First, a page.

Based on your search queries, Google knows the food, books, movies, videos, and stores that you like or dislike.
Your Future Plans
Your search queries tell a story about what you are thinking about, including your future plans. Have you started searching for information about parenting techniques? If so, Google knows that you are expecting.
Your Online Life
Google also knows all of the websites you’ve visited, your data that autofills, and your bookmarked pages.
If you really want to decrease the amount of data that Google has on you, there are a few options available, including:
- Adjusting privacy settings
- Using private browsing
- Using a different browser for search
- Turning of your location settings
- Deleting your Google accounts
- Using a VPN
Of course, not many of these options are particularly convenient – so get used to the idea that Google will continue to know more and more about you as time goes on.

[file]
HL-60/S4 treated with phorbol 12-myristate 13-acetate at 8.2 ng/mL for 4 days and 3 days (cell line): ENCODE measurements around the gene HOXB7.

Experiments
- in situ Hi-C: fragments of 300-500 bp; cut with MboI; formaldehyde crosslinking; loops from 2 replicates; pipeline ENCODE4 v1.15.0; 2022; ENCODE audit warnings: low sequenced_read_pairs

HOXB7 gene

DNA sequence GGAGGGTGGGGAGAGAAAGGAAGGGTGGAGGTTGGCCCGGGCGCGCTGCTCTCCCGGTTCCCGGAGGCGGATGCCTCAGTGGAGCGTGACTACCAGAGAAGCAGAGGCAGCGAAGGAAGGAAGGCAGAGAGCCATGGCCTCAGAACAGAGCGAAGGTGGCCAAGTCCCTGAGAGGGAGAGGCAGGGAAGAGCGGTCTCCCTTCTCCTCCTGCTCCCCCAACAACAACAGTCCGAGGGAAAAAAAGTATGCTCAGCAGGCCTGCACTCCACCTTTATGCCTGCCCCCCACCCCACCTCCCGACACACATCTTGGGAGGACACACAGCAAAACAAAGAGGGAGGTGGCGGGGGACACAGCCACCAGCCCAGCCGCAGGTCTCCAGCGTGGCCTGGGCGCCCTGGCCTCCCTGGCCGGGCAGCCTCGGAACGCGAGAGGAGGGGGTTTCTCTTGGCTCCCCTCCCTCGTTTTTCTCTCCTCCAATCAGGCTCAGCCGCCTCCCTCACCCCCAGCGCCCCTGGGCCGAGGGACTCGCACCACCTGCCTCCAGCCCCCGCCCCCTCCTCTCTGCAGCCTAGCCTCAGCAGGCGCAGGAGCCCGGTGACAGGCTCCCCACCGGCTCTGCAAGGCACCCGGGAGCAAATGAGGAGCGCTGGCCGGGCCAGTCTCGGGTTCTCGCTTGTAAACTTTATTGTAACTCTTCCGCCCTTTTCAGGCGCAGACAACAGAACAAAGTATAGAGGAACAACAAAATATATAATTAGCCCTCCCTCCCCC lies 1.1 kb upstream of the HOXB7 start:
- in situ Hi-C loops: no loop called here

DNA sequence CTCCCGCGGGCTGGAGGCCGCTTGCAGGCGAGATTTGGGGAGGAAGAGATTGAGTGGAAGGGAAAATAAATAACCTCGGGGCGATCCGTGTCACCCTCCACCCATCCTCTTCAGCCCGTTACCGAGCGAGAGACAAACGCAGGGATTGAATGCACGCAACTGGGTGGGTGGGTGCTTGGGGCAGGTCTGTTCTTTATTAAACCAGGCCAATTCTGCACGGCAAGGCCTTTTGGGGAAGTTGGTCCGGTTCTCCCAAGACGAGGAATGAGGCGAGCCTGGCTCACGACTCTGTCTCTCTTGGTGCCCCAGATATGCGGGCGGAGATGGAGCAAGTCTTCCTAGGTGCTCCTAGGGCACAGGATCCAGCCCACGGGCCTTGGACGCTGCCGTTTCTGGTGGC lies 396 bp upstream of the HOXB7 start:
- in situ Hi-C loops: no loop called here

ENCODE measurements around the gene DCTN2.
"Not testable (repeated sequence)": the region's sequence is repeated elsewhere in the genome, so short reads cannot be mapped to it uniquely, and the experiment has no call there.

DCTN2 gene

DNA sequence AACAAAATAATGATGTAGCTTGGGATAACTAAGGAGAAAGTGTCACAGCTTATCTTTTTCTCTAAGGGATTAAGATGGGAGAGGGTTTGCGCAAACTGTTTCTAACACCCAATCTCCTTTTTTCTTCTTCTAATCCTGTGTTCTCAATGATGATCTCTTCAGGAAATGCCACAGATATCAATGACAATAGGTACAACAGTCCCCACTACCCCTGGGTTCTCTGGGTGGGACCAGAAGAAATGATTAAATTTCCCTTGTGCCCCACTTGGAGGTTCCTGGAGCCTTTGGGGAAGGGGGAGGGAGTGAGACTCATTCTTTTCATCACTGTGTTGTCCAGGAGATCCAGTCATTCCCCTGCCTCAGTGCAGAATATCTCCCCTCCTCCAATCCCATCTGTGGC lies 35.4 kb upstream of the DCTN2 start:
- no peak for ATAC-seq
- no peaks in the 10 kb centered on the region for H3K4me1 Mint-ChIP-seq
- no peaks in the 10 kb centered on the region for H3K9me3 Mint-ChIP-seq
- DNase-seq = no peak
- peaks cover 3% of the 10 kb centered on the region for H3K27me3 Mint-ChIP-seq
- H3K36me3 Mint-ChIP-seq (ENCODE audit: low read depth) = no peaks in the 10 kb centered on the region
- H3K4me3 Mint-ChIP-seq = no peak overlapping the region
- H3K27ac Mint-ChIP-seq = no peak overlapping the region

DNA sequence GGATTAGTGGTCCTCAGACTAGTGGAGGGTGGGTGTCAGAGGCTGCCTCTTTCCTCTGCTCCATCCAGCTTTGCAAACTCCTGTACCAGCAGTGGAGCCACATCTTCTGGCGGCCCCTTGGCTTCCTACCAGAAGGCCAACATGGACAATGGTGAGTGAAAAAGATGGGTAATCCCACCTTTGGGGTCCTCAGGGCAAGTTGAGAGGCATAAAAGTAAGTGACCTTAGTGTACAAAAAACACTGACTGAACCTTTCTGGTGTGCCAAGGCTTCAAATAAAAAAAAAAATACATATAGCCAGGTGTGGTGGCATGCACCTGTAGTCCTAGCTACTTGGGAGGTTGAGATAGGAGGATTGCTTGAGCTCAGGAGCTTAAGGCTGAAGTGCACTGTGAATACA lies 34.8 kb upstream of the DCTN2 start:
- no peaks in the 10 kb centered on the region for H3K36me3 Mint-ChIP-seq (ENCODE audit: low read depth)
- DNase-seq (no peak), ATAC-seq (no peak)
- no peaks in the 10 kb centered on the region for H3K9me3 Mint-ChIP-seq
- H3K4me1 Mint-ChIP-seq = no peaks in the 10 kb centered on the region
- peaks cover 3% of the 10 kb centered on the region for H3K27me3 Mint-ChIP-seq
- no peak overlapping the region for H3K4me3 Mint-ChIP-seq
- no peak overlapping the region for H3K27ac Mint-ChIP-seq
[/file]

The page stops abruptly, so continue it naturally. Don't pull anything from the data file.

Ranked: The World’s Most Surveilled Cities
The world’s most surveilled cities contain hundreds of thousands of cameras. View this infographic to see the data in perspective.
Ranked: The World’s Most Surveilled Cities
This may come as a surprise, but it wasn’t until 2007 that the global urban population overtook the rural population. At that time, the two groups were split nearly 50/50, with around 3.3 billion people apiece.
Today, the percentage of people living in urban areas has grown to over 55%, and is expected to reach 68% by 2050. Due to this trend, many of the world’s largest cities have become home to tens of millions of people.